Healthcare for women and children is a serious concern in Pakistan. Women in rural areas die from preventable complications during pregnancy and delivery, and neonatal care is unavailable in many areas. According to the Pakistan Demographic and Health Survey, one in every 11 children dies before the age of five.
MSF teams are currently responding to the coronavirus COVID-19 pandemic in Pakistan.
The availability of free, high-quality medical care is limited for women and children, particularly in rural areas. We work in five different locations in Balochistan and Khyber Pakhtunkhwa provinces to provide reproductive, neonatal and paediatric care. Local communities, Afghan refugees and people who cross the border from Afghanistan to seek medical assistance benefit from our comprehensive 24-hour emergency obstetric services, which include surgery and referrals for complicated cases. We also run inpatient and outpatient therapeutic feeding programmes for severely malnourished children in Balochistan.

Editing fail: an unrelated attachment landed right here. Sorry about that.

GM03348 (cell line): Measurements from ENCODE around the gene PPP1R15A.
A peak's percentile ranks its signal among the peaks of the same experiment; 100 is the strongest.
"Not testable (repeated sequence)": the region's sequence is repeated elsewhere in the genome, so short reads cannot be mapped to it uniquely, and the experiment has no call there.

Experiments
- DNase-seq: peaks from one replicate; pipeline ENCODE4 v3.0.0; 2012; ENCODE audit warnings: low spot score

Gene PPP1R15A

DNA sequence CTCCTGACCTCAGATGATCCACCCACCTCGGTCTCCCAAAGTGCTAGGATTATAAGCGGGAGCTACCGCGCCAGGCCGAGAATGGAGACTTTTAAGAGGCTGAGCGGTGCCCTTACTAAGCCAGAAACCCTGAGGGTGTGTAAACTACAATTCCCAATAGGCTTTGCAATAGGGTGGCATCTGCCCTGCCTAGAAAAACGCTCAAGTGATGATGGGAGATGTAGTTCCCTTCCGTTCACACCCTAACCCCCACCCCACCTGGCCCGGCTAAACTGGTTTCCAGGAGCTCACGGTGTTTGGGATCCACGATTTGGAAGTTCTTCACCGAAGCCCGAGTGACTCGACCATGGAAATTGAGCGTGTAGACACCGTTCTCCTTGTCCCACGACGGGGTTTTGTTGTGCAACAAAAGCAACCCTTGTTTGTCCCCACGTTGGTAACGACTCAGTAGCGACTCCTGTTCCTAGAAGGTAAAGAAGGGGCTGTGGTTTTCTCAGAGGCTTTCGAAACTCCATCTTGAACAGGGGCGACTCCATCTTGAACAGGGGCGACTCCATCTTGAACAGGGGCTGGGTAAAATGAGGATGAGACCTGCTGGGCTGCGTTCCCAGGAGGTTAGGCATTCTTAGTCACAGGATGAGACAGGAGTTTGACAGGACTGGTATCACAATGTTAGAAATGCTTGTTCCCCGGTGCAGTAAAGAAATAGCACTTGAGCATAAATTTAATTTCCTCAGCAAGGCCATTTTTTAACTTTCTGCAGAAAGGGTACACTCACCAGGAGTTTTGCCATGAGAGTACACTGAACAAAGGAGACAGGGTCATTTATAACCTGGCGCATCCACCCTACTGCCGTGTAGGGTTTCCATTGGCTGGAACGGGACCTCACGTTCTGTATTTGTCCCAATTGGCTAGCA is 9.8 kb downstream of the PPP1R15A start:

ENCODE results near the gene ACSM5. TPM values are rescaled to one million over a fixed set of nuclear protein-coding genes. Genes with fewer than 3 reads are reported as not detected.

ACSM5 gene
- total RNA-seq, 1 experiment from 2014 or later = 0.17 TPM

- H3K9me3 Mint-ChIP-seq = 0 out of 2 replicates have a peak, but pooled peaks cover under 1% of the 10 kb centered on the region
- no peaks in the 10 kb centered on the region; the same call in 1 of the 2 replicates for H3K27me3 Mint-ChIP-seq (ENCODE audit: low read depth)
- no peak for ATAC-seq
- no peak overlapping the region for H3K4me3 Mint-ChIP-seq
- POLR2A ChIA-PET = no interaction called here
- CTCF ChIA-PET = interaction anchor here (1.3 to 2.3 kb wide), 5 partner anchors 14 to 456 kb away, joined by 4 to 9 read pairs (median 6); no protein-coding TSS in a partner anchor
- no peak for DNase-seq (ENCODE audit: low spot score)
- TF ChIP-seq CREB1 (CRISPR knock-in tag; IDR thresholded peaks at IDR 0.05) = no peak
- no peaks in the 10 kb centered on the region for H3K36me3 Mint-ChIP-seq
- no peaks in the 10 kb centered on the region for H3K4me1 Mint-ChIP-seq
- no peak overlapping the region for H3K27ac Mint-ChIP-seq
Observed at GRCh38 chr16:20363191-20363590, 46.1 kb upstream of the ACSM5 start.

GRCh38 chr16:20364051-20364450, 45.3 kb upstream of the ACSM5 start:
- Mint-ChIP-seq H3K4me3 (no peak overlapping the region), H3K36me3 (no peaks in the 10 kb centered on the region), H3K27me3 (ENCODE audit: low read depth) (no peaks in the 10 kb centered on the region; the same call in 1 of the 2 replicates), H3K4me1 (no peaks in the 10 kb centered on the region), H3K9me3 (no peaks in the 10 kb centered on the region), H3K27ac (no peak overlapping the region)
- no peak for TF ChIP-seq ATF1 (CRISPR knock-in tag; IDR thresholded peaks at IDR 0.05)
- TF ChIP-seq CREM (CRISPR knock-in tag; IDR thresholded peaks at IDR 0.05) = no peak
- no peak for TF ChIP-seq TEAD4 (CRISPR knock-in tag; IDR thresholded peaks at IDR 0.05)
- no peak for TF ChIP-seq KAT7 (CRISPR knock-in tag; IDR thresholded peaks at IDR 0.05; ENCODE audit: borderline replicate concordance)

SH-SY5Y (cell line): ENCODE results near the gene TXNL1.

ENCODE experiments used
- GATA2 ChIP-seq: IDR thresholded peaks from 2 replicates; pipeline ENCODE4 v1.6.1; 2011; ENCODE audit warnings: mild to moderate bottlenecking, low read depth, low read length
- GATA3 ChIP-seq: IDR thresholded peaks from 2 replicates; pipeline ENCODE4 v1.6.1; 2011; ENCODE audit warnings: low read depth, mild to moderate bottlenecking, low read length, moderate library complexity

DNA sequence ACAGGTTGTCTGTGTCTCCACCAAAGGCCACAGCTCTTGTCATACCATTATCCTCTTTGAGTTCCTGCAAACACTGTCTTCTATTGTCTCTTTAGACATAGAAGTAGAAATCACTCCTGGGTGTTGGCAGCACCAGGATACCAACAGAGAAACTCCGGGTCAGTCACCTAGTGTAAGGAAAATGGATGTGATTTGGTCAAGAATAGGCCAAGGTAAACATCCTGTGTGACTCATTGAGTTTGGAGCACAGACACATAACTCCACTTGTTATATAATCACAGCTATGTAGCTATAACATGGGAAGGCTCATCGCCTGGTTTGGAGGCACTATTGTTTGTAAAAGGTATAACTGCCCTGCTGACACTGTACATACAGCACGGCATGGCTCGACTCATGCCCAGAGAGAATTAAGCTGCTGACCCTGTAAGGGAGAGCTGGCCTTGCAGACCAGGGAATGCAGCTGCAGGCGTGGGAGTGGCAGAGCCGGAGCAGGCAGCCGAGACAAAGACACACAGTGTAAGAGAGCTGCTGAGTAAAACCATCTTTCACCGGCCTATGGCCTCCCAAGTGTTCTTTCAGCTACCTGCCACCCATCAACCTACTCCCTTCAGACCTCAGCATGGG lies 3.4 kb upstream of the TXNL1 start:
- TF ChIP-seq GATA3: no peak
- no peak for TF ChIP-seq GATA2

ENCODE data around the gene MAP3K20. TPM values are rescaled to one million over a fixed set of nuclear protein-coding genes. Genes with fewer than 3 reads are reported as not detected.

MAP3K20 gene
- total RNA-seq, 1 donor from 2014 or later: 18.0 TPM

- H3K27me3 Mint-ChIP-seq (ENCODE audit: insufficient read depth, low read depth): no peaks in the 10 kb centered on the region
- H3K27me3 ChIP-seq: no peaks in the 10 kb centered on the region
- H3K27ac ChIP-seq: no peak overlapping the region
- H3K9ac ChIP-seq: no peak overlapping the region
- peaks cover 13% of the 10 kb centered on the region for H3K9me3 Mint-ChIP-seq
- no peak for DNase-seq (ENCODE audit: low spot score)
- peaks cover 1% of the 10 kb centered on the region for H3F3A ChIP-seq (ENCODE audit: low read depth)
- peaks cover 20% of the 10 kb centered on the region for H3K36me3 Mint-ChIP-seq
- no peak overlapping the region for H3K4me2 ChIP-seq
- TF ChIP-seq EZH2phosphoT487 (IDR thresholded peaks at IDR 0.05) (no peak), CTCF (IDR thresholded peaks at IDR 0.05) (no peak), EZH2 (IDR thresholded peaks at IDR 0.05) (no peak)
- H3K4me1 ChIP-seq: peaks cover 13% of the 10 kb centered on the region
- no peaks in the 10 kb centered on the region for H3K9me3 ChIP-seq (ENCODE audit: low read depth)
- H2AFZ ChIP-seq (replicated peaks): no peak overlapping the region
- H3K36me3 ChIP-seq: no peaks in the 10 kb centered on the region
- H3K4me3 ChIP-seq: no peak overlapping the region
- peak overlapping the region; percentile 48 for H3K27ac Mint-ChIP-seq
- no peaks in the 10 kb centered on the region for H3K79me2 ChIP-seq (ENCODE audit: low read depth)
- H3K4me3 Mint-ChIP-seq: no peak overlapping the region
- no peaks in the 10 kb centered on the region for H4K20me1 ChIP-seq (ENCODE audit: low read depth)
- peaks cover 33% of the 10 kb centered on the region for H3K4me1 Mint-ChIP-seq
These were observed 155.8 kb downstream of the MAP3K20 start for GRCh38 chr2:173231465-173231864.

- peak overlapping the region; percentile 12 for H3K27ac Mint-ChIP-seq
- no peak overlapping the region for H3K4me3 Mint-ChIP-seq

Pakistan has one of the highest prevalence rates of hepatitis C globally. In a clinic we run in Machar Colony, a densely populated slum area in Karachi, we provided nearly 8,740 consultations for hepatitis C in 2019. Cutaneous leishmaniasis, a disease transmitted by the bite of a sandfly, is also endemic in parts of Pakistan. We run four centres to treat the disease, which is characterised by disfiguring and painful lesions. Our teams offer diagnosis, treatment, health education and counselling.
MSF assists the Pakistani authorities with emergency response preparedness in case of disease outbreaks or natural disasters. When an earthquake damaged a hospital in Pakistani-administered Kashmir in September 2019, we donated medical equipment. We also supported the health authorities during a country-wide outbreak of dengue fever. Our work consisted of running awareness campaigns and donating mosquito nets, insecticide and logistical and medical equipment.